Roger Martin du Gard

“for the artistic power and truth with which he has depicted human conflict as well as some fundamental aspects of contemporary life in his novel-cycle Les Thibault

The Nobel Prize in Literature 1936

Eugene Gladstone O’Neill

“for the power, honesty and deep-felt emotions of his dramatic works, which embody an original concept of tragedy”

The Nobel Prize in Literature 1935

No Nobel Prize was awarded this year. The prize money was with 1/3 allocated to the Main Fund and with 2/3 to the Special Fund of this prize section.

The Nobel Prize in Literature 1934

Luigi Pirandello

“for his bold and ingenious revival of dramatic and scenic art”

The Nobel Prize in Literature 1933

Ivan Alekseyevich Bunin

“for the strict artistry with which he has carried on the classical Russian traditions in prose writing”

The Nobel Prize in Literature 1932

John Galsworthy

“for his distinguished art of narration which takes its highest form in The Forsyte Saga

The Nobel Prize in Literature 1931

Erik Axel Karlfeldt

“The poetry of Erik Axel Karlfeldt”

The Nobel Prize in Literature 1930

Sinclair Lewis

“for his vigorous and graphic art of description and his ability to create, with wit and humour, new types of characters”

The Nobel Prize in Literature 1929

Thomas Mann

“principally for his great novel, Buddenbrooks, which has won steadily increased recognition as one of the classic works of contemporary literature”

The Nobel Prize in Literature 1928

Sigrid Undset

“principally for her powerful descriptions of Northern life during the Middle Ages”

The Nobel Prize in Literature 1927

Henri Bergson

“in recognition of his rich and vitalizing ideas and the brilliant skill with which they have been presented”

The Nobel Prize in Literature 1926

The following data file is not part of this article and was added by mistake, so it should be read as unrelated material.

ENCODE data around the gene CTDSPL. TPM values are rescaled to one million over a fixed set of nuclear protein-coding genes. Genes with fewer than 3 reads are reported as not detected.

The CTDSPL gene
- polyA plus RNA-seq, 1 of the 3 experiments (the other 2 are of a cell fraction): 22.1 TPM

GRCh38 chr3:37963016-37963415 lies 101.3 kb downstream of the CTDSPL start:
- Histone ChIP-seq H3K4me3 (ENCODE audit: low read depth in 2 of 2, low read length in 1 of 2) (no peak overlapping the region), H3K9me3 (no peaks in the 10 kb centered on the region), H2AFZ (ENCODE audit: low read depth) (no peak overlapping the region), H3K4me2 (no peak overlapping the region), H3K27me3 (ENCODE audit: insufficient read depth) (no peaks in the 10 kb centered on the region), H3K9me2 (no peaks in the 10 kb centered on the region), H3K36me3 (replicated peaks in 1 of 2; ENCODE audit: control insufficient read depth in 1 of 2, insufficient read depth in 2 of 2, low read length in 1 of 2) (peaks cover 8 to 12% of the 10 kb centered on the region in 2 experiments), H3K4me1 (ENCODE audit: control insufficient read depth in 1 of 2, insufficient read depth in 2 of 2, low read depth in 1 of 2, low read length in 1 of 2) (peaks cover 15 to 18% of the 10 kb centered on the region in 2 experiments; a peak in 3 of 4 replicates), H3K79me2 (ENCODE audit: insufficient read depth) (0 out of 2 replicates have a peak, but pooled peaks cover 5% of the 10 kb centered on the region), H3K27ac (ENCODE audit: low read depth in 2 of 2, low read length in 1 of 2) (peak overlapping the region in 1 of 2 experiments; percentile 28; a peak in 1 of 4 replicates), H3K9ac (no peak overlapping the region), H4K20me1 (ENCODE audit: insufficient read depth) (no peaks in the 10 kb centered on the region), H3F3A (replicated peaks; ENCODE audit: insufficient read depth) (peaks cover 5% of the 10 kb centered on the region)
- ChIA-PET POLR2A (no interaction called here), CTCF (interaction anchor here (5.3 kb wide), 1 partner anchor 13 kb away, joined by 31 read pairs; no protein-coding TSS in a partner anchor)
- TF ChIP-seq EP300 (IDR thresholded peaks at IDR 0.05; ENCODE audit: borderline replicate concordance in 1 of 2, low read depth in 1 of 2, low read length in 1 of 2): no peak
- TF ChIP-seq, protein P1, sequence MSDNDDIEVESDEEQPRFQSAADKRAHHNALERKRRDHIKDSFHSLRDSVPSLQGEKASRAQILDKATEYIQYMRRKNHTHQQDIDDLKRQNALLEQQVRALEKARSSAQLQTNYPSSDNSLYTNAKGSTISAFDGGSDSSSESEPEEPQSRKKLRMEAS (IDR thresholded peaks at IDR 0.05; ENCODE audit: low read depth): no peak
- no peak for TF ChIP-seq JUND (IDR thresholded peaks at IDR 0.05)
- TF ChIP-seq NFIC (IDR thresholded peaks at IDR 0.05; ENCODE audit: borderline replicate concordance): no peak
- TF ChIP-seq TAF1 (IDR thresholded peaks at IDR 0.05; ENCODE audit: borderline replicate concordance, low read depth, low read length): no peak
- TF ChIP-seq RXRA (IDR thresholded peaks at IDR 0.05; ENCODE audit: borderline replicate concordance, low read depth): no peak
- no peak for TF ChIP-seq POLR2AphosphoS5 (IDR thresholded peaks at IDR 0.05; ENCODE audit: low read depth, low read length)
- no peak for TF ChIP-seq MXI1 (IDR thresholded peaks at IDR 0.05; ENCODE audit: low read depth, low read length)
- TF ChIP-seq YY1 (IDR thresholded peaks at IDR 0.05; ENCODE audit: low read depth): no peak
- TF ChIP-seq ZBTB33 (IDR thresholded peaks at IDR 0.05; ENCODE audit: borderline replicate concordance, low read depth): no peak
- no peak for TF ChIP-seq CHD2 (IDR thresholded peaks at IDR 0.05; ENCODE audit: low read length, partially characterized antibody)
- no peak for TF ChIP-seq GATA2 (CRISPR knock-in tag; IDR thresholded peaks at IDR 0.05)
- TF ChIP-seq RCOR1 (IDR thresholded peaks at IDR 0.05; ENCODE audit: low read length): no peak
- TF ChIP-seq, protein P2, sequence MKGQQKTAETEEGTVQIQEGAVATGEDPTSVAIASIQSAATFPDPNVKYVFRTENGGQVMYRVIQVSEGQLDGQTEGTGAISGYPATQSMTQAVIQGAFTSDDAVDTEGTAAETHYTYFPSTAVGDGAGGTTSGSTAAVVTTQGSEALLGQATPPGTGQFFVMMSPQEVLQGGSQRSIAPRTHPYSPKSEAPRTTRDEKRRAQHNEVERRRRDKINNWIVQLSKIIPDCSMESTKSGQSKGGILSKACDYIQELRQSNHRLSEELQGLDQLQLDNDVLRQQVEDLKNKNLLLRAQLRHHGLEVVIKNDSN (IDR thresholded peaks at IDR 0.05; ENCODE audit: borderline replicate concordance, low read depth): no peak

Grazia Deledda

“for her idealistically inspired writings which with plastic clarity picture the life on her native island and with depth and sympathy deal with human problems in general”

The Nobel Prize in Literature 1925

George Bernard Shaw

“for his work which is marked by both idealism and humanity, its stimulating satire often being infused with a singular poetic beauty”

The Nobel Prize in Literature 1924

Wladyslaw Stanislaw Reymont

“for his great national epic, The Peasants

The Nobel Prize in Literature 1923

William Butler Yeats

“for his always inspired poetry, which in a highly artistic form gives expression to the spirit of a whole nation”

The Nobel Prize in Literature 1922

Jacinto Benavente

“for the happy manner in which he has continued the illustrious traditions of the Spanish drama”

The Nobel Prize in Literature 1921

Anatole France

“in recognition of his brilliant literary achievements, characterized as they are by a nobility of style, a profound human sympathy, grace, and a true Gallic temperament”

The Nobel Prize in Literature 1920

Knut Pedersen Hamsun

“for his monumental work, Growth of the Soil

The Nobel Prize in Literature 1919

Carl Friedrich Georg Spitteler

“in special appreciation of his epic, Olympian Spring

The Nobel Prize in Literature 1918